Note : The packets from source to destination hosts pass through physical networks. At the physical level, the IP address is not useful but the hosts and routers are addressed by their MAC addresses

Mapping of IP Address into a MAC Address

There are mainly two types of mapping :

  • Static mapping : In static mapping a table is created and stored in each machine. This table associates an IP address with a MAC address. If a machine knows the IP address of another machine then it can search for the corresponding MAC address in its table.
  • Dynamic mapping : In dynamic mapping technique a protocol is used for finding the other address when one type of address is known. There are two protocols used for carrying out the dynamic mapping i.e Address Resolution Protocol (ARP) and Reverse Address Resolution Protocol (RARP).

The ARP is mainly used for mapping an IP address to a MAC address whereas the RARP protocol is used for mapping a MAC address to an IP address.

Address Resolution Protocol (ARP) Operation

ARP is basically used for mapping an IP address to its MAC address. For any LAN, each device has its own physical or station address as its identification mark.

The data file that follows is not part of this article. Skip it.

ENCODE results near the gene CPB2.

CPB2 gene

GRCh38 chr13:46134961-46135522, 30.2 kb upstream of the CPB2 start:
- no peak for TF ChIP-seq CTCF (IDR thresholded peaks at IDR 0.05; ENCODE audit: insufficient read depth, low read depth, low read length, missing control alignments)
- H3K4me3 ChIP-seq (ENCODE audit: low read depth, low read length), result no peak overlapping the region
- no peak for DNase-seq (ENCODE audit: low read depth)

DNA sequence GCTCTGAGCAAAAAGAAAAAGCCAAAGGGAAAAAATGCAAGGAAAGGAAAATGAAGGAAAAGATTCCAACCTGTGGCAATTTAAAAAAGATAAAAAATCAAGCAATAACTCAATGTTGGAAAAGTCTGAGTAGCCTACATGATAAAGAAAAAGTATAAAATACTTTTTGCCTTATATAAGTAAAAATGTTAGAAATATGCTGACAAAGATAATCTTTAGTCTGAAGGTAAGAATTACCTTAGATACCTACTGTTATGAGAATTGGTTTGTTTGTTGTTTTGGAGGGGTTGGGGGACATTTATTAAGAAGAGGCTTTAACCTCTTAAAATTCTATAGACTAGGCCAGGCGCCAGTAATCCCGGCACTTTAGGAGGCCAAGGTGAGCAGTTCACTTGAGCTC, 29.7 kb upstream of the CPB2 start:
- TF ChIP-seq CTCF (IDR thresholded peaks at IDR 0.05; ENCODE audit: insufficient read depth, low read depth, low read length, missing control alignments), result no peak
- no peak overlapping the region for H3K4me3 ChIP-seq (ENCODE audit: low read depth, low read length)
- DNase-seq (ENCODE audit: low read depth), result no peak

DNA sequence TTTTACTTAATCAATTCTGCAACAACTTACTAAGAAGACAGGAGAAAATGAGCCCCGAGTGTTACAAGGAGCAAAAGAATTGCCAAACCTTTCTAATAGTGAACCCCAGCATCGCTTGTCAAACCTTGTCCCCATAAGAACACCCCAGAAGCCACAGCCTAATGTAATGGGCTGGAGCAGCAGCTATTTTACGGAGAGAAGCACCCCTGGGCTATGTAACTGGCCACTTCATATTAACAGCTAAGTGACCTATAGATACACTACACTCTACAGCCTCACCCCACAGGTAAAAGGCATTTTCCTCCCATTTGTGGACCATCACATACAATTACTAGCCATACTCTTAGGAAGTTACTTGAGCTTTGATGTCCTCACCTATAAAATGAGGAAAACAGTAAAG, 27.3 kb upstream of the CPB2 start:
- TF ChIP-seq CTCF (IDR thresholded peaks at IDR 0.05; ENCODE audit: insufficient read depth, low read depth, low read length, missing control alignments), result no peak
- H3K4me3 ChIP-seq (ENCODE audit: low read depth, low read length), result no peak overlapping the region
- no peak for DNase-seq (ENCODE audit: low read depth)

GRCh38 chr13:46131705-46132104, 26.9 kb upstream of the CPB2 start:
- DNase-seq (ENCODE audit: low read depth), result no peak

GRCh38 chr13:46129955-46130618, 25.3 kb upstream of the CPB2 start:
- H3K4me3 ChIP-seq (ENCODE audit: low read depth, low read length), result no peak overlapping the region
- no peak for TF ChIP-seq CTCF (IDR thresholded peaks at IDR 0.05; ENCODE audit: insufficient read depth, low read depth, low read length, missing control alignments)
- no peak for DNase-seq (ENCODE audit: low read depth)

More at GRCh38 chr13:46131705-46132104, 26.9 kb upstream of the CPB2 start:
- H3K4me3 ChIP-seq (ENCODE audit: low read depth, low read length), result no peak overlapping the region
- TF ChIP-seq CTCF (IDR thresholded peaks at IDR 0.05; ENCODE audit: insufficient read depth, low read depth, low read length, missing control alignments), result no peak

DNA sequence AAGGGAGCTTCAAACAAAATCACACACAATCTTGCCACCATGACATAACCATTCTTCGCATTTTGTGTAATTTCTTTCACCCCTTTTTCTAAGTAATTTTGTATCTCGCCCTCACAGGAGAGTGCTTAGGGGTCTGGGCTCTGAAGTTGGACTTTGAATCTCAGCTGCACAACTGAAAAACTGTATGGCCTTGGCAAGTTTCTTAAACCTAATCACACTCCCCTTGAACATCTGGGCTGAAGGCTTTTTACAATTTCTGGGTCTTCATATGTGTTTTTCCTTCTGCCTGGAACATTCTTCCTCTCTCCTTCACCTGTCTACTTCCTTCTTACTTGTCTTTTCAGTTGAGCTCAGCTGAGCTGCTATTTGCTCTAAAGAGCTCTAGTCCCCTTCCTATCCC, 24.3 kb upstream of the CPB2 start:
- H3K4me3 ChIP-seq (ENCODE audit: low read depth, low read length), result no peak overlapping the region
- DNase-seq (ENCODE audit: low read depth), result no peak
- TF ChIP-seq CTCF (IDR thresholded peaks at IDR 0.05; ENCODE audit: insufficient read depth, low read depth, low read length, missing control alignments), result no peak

This address is stored on the NIC (Network Interface Card) of that machine. When a router or a host (A) needs to find the MAC address of another host (B) the sequence of events taking place is as follows: 

The router or host A who wants to find the MAC address of some other router, sends an ARP request packet. This packet consists of IP and MAC addresses of the sender A and the IP address  of the receiver (B). 

This request packet is broadcasted over the network.

Every host and router on the network will receive the ARP request packet and process it. But only the intended receiver (B) will recognize its IP address in the request packet and will send an ARP response packet back to A.

The ARP response packet has the IP and physical addresses of the receiver (B) in it. This packet is delivered only to A (unicast) using A’s physical address in the ARP request packet.


Network Layer - Address Resolution Protocol (ARP)

ARP Cache Memory

The use of ARP would be inefficient if A needs to broadcast an ARP request for each IP packet that is to be sent to B, because instead of broadcasting the request it could have broadcast the IP packet itself. So ARP is efficient only if the ARP reply is stored in cache memory (cached) for a while.

This is due to the fact that a system generally sends hundreds of packets to the same destination. Thus the system that receives an ARP reply store the mapping in the cache memory and keeps it for 20 to 30 minutes.

ARP Packet Format

The various fields in it are as follows :

HTYPE (Hardware Type) : This 16 bit field defines the type of network on which ARP is being run. ARP is capable of running on any physical network.

PTYPE (Protocol Type) : This 16 bit field is used to define the protocol using ARP. Note that we can use ARP with any higher·level protocol such as IPv4.